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Joy is More Valuable Than Perfection

September 7, 2016

Familiar With Perfection?

 

I am very familiar with Perfection as a Life Pattern. It often shows up early in childhood and it’s well ingrained by the time we are grown.

 

It begins harmless enough. It’s a useful tool that created joy and satisfaction.

However, later in life it turns into a weapon.  We use it against ourselves and others. This creates feelings of stress and self-criticism.

 

Perfection can also be a gift. An excellent tool. In fact, I hope the engineer who designed the planes I fly on paid attention to every detail. I hope he/she revised their plans many times. Tweaking them until they worked perfectly for my convenience and safety.

 

Without perfectionists we wouldn’t have many of the amazing conveniences we take for granted every day. They are smart. They change the world and make it better.

 

 

 

Perfection’s Impact On Relationships

 

When a person applies the same perfectionist traits in relationships, no joy will come. In this area there is no “right” way.

 

People are all unique. Relationships have to be navigated by choice and preferences, not hard rules. What’s right for me may not work for my friend or husband. We can have our boundaries, of course. Yet no one is perfect.

 

There are no hard rules that apply to all relationships. This is where the very same pattern that built the best airplane can cut a friend to shreds.

 

The Price You Pay

 

Perfectionists are hard on themselves and others. These high expectations lead to disappointment, anger and unhappiness. Never satisfied. Consistently raising the bar leaves little space to celebrate the wins.

 

This stress is bad for your health and well-being. Perfectionism keeps you in fight or flight mode, stressing your adrenals and stimulating constant fear. You may not be aware of this, but your body has to process these emotions. Being calm and content is the best way to restore well-being.

 

Unrelenting Standards

 

In QNRT we work to release Life Patterns. Life Patterns are beliefs and coping mechanisms we use to navigate our lives. They help us cope for a while. At some point, we need to let them go.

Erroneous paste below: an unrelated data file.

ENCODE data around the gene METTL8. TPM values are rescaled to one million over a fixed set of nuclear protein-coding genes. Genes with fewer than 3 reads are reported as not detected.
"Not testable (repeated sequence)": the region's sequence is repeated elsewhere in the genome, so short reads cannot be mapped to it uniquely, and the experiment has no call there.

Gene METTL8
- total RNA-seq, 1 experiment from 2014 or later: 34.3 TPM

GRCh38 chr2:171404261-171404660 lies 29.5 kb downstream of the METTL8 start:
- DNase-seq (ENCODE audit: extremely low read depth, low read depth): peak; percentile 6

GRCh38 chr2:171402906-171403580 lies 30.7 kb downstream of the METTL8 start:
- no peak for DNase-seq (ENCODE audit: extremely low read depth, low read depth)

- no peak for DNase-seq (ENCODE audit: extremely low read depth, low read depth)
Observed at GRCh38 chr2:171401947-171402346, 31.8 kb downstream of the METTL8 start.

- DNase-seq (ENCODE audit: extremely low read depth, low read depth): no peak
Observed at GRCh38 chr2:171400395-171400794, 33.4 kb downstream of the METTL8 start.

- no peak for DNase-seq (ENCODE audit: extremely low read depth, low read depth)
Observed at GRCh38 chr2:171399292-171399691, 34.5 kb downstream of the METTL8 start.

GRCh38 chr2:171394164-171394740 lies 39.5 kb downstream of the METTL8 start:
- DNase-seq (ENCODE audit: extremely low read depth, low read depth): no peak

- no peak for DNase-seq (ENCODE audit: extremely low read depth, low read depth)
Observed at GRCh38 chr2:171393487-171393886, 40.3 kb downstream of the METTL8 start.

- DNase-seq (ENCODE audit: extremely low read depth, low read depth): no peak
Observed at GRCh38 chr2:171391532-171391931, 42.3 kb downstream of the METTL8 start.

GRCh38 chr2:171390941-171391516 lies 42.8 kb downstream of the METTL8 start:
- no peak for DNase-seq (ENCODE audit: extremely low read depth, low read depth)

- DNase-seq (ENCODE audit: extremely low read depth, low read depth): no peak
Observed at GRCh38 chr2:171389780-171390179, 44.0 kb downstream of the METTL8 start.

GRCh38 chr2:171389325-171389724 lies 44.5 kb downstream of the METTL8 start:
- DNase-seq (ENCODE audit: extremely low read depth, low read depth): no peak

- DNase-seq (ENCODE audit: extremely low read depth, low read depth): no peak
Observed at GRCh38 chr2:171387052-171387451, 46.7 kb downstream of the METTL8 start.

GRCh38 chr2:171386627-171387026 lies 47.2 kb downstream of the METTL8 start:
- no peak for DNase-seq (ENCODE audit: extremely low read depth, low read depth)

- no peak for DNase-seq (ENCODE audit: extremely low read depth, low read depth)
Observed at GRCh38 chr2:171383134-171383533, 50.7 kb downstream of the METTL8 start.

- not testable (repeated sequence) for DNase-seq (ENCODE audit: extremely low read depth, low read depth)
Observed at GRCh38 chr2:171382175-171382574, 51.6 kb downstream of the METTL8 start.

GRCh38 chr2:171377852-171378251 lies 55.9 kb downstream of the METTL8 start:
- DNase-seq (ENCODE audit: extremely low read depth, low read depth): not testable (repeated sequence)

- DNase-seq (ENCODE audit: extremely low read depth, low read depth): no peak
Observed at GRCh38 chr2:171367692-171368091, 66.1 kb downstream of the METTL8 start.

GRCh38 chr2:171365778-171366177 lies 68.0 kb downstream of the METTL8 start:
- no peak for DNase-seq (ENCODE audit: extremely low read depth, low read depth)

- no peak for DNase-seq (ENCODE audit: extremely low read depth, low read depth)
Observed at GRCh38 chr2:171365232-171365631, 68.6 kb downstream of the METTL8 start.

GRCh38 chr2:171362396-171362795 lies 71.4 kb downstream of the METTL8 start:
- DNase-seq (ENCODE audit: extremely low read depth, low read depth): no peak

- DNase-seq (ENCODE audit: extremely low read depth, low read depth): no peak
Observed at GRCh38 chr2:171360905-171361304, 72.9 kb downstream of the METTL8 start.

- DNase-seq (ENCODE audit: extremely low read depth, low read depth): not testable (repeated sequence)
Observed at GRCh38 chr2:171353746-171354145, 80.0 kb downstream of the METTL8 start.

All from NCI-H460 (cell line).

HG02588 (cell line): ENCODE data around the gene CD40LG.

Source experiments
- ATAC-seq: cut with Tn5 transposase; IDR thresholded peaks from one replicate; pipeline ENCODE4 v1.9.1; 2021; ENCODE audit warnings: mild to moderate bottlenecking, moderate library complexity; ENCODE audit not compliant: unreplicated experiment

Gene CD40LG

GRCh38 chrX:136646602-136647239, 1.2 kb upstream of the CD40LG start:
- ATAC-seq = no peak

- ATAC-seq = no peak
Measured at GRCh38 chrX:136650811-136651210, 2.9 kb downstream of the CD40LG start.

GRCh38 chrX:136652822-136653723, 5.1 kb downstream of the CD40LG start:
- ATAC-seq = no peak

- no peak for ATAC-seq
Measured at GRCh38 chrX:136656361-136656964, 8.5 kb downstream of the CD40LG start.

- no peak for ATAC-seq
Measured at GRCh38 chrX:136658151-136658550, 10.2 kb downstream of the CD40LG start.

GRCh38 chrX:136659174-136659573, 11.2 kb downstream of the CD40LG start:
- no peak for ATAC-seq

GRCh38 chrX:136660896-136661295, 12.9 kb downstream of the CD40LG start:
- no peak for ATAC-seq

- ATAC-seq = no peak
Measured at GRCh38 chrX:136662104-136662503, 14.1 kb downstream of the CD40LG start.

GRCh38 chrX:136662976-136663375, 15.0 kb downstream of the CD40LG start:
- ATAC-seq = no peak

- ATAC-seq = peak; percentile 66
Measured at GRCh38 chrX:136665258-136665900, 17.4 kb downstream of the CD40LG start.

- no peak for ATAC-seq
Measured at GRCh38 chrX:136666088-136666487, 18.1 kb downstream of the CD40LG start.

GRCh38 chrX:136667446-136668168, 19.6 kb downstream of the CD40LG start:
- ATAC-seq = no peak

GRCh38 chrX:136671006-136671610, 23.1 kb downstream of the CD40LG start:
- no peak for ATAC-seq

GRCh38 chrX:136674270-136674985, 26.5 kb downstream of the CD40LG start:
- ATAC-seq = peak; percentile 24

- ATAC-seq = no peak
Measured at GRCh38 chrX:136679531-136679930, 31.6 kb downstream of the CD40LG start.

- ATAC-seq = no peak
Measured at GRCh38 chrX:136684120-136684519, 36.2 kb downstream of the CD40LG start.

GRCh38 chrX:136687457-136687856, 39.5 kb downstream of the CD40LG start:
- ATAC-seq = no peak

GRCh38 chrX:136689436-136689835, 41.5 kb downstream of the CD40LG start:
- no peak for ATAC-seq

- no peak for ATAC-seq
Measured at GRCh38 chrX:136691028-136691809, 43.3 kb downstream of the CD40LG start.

The Life Pattern associated with perfection is called Unrelenting Standards. It is rooted in unworthiness and shame. Those running this pattern work extra hard to be perfect so they can deserve love, praise or attention.

One of the areas we work with in QNRT is cerebral medulla. When unrelenting standards show up in this area for example, we learn to feel good about our value in all situations. When we make mistakes or get off course, it does not change our value. Your value is not a result of what you accomplish.

 

Unrelenting Standards is one of the first Life Patterns I personally worked on as a QNRT client. I found myself juggling my life. I love my family, my work, my quiet time and fun. Just like any good juggler, one ball eventually hits the floor, maybe two.

 

To make it worse, I didn’t feel satisfaction for what I had done well. I found myself picking apart what didn’t get done and felt bad.

In addition to juggling too many things, I had to do them right and on time. I wanted to look like a Rockstar.

 

The pressure of this was crushing my natural joy and creative gifts and turned my life into stress and not sleeping.

 

How Did I Get That Way?

 

As a child I received attention and favor by being a good girl. My mom always said it was amazing to have one child who helped around the house. I made good grades without asking for help. I was her champion. I wasn’t a slacker.

 

I decided early on that being perfect made my mom happy. It was the best feeling in the world. I didn’t ask for help. I became overly independent. I went on in life determined to get that positive approval from teachers, bosses and others. This was well ingrained in me.

 

What worked like a charm in my childhood, created problems for me as an adult. Once I understood what I was doing, it was also easier to let go.

 

“No” Is A Complete Sentence

 

In order to do all of the things that are important to me, I have finally decided to lower the bar.

  • I learned that “NO” is a complete sentence.

  • I choose to be satisfied and happy when things are good enough

  • I celebrate small wins and laugh more

  • I’d rather be happy than right

  • Show up, do your best, then let it go

 

Set Yourself Free

 

If you see yourself in the descriptions above, I invite you to rate your Joy (1-10). How happy are you? Would you like to set yourself free? Doing it is not hard. Deciding is.

 

Decide to be happy with who you are. Stop and smell the roses. Life wants to celebrate you. Relax and allow yourself some true joy. You are good enough. You deserve all of the good in this world. You are amazing and beautiful and imperfect. It’s actually a relief to most people.

 

The people who love me still think I am a Rockstar. Consequentley, I can laugh and see myself that way too.

 

 

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